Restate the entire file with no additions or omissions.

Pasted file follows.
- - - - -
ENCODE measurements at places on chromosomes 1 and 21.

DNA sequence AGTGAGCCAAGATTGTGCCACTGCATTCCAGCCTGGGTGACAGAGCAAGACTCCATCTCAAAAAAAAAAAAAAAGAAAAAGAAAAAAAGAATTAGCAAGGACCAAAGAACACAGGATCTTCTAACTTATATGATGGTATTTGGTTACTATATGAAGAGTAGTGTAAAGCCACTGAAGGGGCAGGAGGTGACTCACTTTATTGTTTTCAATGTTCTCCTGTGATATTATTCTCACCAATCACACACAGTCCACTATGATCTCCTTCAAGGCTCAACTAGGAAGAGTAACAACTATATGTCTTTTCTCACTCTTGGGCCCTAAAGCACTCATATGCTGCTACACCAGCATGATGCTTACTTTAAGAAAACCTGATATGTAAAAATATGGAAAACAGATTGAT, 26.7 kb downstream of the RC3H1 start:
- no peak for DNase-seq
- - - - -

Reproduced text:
ENCODE measurements at places on chromosomes 1 and 21.

DNA sequence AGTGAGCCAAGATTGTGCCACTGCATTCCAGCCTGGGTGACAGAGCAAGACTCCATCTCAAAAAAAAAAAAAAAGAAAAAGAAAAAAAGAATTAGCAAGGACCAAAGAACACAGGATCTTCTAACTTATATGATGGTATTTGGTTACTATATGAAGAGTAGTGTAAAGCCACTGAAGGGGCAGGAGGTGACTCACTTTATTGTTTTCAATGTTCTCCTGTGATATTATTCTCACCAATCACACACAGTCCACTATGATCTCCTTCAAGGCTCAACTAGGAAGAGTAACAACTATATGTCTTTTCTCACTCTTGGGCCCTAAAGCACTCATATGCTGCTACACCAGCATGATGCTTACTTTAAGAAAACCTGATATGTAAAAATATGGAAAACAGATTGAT, 26.7 kb downstream of the RC3H1 start:
- no peak for DNase-seq